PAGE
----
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Castle ActiveRecord and Eager Fetching

In the beginning of 2006 we began using NHibernate at InterWorks. The learning curve to NHibernate is steep and I quickly searched for any tools or frameworks that could mitigate the learning curve by simplifying the mapping and querying process. I found ActiveRecord at that time, but it was still a work in progress and I didn’t feel it was safe to use in production projects.

Thus began our journey to create our own framework around NHibernate. We created something very similar to ActiveRecord, but we did not hide the entire NHibernate implementation as ActiveRecord does. Instead we created a base object class (creatively named DataObjectBase) and wrote a MyGeneration template to generate our mapped objects from a database. We have this refined to the point where we can design our database and easily generate dataobjects. That template generates several convenience static methods on the dataobjects: GetById, GetByProperty, GetByCriteria, and others.

Being the kind of person that hates to do something manually twice, I’m constantly looking to automate processes. Lately the issue I’ve been thinking about is how we can more easily track and maintain database changes across version of projects. One of our guys is a former RoR evangelist (he still likes Ruby, but realizes that Rails is not a silver bullet ?) and brought up the Rails migration feature. We began to search for a migration framework to use with our NHibernate framework. During the course of that search, I found ActiveWriter for Castle ActiveRecord. A nice tool to do exactly what we need… if only we used ActiveRecord!

This prompted me to take another look at ActiveRecord. We won’t be able to move to it during this coming year, but in 2010 I’d like to move us back to a framework that has community support, be that ActiveRecord or ADO.NET Entity Framework (would have to be next release of VS.NET, current version is too limited). This prompted me to take a second look at ActiveRecord and examine if there were features missing that would keep us from using it and if so were they surmountable issues that we could implement ourselves?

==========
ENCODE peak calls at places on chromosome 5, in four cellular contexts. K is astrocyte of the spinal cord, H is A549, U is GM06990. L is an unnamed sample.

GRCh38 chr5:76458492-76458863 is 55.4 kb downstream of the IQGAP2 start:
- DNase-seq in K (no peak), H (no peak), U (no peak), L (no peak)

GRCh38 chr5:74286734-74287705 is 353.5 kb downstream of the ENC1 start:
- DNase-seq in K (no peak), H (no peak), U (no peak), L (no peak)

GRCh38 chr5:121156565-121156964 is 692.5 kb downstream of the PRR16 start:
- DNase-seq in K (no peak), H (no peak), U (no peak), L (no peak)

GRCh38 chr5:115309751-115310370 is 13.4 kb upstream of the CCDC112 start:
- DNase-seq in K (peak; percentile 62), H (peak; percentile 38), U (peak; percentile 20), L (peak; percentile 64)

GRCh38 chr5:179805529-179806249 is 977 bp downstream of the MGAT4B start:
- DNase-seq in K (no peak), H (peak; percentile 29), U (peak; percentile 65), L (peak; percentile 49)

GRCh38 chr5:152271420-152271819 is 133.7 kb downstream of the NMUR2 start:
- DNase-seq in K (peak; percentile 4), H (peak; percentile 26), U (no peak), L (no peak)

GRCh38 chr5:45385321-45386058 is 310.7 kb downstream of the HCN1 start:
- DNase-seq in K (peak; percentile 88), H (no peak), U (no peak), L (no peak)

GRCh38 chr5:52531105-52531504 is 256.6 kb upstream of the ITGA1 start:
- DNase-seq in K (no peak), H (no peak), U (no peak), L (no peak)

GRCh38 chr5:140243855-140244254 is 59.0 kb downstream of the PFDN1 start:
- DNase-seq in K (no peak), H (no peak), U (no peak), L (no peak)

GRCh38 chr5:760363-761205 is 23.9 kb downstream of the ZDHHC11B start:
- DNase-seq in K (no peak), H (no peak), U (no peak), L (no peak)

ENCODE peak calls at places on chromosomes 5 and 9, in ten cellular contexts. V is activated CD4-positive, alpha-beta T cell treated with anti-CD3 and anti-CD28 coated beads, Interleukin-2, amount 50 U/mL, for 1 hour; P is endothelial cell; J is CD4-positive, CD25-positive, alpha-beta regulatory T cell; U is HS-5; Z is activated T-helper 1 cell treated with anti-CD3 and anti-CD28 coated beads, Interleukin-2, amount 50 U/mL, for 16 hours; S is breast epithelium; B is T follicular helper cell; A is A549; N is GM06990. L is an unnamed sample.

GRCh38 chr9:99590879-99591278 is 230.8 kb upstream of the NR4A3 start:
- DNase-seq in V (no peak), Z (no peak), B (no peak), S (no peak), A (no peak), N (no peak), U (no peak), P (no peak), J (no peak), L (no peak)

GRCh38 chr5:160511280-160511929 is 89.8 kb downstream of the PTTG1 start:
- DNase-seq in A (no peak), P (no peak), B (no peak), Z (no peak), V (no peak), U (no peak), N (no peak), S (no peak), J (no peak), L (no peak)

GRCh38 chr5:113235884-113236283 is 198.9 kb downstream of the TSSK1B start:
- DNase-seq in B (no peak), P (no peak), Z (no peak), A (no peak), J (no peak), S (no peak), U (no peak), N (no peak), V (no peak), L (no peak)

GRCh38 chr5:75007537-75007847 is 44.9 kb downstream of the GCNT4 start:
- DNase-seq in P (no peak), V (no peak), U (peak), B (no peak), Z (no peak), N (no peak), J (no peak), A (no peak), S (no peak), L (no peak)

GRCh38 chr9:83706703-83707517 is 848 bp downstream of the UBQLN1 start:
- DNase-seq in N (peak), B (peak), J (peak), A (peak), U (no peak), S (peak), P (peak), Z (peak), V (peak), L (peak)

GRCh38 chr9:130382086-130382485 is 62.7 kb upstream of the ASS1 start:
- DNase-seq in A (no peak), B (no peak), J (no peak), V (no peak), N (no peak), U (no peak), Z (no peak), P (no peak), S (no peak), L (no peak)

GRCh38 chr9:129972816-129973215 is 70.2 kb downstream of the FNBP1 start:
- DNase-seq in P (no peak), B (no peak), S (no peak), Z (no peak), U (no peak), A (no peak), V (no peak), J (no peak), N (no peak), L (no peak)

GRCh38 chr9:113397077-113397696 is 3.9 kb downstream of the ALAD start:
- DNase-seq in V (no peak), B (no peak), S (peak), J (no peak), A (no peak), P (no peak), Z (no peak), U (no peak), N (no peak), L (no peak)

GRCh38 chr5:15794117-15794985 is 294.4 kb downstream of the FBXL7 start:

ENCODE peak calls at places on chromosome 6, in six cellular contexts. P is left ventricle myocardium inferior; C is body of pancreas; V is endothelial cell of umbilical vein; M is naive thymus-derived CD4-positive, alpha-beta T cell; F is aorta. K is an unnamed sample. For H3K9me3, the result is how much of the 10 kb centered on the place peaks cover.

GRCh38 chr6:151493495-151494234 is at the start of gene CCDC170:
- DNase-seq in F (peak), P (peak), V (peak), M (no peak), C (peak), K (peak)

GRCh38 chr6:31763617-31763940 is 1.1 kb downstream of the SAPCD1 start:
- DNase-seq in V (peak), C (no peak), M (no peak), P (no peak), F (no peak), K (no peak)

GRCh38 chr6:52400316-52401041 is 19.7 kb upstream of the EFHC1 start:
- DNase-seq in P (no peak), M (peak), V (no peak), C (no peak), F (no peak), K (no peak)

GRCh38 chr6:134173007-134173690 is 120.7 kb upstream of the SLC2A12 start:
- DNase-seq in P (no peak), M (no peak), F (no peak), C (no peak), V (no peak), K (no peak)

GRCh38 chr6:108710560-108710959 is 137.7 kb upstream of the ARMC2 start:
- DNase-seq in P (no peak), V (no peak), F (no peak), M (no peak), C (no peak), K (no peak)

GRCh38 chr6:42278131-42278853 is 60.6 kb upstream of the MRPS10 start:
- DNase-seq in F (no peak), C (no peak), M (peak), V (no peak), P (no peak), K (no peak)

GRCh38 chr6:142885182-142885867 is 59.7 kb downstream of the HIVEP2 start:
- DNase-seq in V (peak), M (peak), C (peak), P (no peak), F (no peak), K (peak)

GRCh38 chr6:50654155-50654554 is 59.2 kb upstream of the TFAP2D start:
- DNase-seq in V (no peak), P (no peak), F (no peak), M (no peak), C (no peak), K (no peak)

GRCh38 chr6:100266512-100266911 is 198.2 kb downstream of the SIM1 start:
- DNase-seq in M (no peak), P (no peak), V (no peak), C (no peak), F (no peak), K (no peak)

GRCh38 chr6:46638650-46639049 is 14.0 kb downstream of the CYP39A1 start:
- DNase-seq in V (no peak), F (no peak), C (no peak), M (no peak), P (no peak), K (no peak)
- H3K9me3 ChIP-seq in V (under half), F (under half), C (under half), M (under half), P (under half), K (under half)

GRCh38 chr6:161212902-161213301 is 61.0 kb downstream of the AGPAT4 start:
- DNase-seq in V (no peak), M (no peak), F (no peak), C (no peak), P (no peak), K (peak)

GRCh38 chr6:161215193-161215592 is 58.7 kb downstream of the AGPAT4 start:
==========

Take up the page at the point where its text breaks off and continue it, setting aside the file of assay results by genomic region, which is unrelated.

One of the common arguments I have heard against ActiveRecord is that it oversimplified the mapping of objects to tables and did not allow enough flexibility to do complex mapping. That issue doesn’t bother me because we only use our NHibernate framework on new databases and have a standard database design approach that should easily work with ActiveRecord. As long as it can support joined subclasses (which it does), we are good on that front.

One issue that was tricky for us to get right with our framework was lazy loading. We tried setting lazy loading in the mapping, but quickly realized this was problematic. The data you want to lazy load is usually dependent on the context of where you are using the object and since you have no context at the point of the mapping, you simply have to make a decision based on the most likely case. Luckily, NHibernate allows you set a relationship to eager load either through HQL or the Criteria queries. You can do this by calling ICriteria.SetFetchMode(association,FetchMode.Eager) on the SubCriteria object that represents the join you want to eager load.

This would be problematic with our framework because we were trying to minimize how often the application developer had to use the Criteria object, preferring them to use our convenience methods. To resolve this we added another parameter to our convenience methods called associationsToLoad. This string would be parsed by our framework and traverse the Criteria object tree and set the specificed associations to be eagerly loaded. Here’s the code for the method that does the heavy lifting:

  1.  
  2. /// Adds all the specified associations to the ICriteria. This will cause these associations
  3. /// to be loaded in one database query with the top level object.
  4. ///
  5. /// The associationsToLoad string should be in the format "association1,association2".